Digital technology makes security systems simpler
Friday, May 26th 2000, 12:00 am
By: News On 6
Security systems for home and commercial use just got easier.
MCI/Panasonic, a security equipment provider, said Thursday that it has a new digital hard-disk recorder powered by programmable digital signal processors from Texas Instruments Inc.
The digital technology is designed to replace older, costly VHS tape-based systems that display jerky images at best and require tapes to be regularly changed, said Dr. Vincent McNeil, TI's worldwide network camera business manager.
Dallas-based TI said the new application is an example of how its researchers are working to extend DSP technology - which dominates the cellular telephone business - into a variety of markets.
Shares of TI closed up $1.13 to $70.
Security-conscious homeowners and businesses will find the new technology cheaper and more efficient than present systems, said Dr. McNeil.
Instead of searching through two-hour tapes to ferret out a security breach, homeowners and commercial security officers will be able to use a jpeg file that compresses images and stores them on a hard drive for more efficient, timely viewing.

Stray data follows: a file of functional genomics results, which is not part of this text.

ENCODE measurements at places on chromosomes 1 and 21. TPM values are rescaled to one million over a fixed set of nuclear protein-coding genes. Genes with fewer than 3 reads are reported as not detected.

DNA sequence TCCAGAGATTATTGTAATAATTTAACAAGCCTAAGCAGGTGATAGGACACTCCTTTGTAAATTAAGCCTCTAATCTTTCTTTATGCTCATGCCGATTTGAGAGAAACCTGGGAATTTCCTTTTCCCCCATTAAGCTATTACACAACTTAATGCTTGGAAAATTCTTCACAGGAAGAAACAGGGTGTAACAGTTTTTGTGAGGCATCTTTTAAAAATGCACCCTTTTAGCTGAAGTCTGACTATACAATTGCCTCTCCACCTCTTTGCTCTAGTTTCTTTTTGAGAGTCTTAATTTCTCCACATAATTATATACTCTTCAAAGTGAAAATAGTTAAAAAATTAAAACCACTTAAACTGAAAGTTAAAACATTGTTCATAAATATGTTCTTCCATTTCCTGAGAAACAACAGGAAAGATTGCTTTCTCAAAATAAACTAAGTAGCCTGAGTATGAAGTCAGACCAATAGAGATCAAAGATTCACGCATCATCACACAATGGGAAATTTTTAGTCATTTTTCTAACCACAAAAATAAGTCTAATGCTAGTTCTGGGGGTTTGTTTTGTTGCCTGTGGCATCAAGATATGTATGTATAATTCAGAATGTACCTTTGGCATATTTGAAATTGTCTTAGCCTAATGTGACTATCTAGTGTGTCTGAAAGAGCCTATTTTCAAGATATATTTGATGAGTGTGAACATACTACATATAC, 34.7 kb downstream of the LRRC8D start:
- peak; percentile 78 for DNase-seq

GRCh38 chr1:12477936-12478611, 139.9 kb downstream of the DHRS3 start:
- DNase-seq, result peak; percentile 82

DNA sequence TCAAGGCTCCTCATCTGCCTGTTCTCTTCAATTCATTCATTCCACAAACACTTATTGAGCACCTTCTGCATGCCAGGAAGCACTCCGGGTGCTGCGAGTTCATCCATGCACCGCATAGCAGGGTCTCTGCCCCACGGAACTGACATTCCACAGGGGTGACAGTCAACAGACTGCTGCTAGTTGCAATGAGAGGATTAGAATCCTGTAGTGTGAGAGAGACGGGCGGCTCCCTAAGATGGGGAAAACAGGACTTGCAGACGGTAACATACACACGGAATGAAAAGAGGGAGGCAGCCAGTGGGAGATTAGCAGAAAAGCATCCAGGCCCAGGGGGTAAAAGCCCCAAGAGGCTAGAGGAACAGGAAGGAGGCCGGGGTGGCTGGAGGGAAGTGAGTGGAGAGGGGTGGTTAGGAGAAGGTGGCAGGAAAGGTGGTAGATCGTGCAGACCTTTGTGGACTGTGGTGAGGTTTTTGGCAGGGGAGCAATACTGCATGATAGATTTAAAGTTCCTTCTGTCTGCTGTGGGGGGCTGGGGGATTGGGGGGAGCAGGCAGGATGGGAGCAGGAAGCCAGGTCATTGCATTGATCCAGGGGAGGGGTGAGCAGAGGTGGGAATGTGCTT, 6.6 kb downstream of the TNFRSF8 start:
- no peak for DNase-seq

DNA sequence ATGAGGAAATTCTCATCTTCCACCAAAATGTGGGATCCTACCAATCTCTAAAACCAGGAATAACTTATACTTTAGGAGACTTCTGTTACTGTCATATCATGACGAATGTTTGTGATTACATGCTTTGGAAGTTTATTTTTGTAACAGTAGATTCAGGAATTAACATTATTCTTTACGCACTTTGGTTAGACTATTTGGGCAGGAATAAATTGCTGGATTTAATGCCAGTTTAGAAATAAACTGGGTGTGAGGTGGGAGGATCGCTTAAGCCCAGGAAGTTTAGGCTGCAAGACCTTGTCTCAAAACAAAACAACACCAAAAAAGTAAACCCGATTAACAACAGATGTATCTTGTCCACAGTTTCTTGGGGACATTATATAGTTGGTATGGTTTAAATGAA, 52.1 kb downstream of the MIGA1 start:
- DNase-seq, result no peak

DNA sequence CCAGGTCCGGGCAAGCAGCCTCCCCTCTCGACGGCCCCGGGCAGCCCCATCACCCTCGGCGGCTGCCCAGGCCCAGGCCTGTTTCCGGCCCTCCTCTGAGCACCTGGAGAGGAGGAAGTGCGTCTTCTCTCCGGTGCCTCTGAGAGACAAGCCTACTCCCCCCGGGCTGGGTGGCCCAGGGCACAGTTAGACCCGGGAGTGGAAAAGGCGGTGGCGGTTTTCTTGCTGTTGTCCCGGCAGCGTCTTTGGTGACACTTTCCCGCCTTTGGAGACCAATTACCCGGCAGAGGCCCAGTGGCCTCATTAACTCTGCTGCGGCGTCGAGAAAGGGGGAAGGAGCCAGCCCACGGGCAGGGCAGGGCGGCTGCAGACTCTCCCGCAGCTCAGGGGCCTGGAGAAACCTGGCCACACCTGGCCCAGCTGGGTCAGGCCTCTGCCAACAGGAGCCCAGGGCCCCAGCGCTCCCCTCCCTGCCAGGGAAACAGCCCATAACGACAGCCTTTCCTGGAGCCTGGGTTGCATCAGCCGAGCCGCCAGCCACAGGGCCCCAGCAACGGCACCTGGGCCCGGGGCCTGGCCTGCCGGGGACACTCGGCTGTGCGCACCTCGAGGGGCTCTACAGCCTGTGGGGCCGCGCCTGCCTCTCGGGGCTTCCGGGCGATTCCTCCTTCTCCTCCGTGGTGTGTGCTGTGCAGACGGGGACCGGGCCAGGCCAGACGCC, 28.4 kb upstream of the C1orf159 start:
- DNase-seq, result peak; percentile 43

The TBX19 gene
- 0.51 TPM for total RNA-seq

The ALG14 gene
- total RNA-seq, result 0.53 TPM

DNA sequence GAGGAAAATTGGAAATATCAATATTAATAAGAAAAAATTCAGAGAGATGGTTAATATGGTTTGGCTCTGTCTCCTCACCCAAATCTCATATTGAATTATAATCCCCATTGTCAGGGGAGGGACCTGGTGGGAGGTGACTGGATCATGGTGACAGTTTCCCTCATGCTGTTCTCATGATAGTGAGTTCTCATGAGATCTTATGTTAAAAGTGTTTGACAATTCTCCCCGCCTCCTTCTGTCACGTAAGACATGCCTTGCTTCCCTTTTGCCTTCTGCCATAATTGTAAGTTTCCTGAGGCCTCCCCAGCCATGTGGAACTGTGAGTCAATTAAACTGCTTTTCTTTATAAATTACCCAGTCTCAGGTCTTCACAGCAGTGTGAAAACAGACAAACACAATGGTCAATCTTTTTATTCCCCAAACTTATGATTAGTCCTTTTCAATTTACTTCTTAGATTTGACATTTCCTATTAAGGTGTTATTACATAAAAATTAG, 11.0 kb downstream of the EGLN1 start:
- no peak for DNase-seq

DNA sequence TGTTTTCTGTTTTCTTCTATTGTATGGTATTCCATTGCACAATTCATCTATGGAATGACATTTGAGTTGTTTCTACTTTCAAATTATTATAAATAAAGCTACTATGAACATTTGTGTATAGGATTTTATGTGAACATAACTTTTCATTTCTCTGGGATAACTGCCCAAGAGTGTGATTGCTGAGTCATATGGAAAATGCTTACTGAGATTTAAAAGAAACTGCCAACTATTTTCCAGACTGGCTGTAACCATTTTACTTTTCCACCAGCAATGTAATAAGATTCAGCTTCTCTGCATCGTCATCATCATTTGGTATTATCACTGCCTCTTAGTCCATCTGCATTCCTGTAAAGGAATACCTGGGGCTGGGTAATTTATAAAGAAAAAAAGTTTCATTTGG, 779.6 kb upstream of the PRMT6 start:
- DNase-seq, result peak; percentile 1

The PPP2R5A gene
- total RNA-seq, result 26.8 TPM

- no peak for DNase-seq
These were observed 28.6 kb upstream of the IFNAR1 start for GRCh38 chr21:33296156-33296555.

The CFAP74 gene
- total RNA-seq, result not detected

Dr. McNeil said TI's DSP technology also allows networking, which means a customer can monitor security remotely, perhaps choosing to be alerted to a breach via e-mail.
Joe Freeman of the market research firm J.P. Freeman Co. said he is most impressed with the DSP's ability to detect motion. Existing systems generally use infrared technology and have to be "on" all the time. But the DSP chip effectively becomes the on-off switch, turning "on" when it picks up movement.
"Say you've got a big warehouse that's closed at night. If there's motion, the chip picks it up and the event is recorded," said Mr. Freeman.
Mr. Freeman said there's a potential commercial replacement market of $1 billion worldwide for video cameras, digital recorders and networked digital video servers. The household market will develop as more people upgrade to high-speed transmission. "Once you get broadband to the home, whether it's wireless or wired, that market number will grow," he said.
MCI is Matsushita Communication Industrial Co. of Yokohama, Japan.
TI will make the technology available to a broad line of equipment makers by the fall.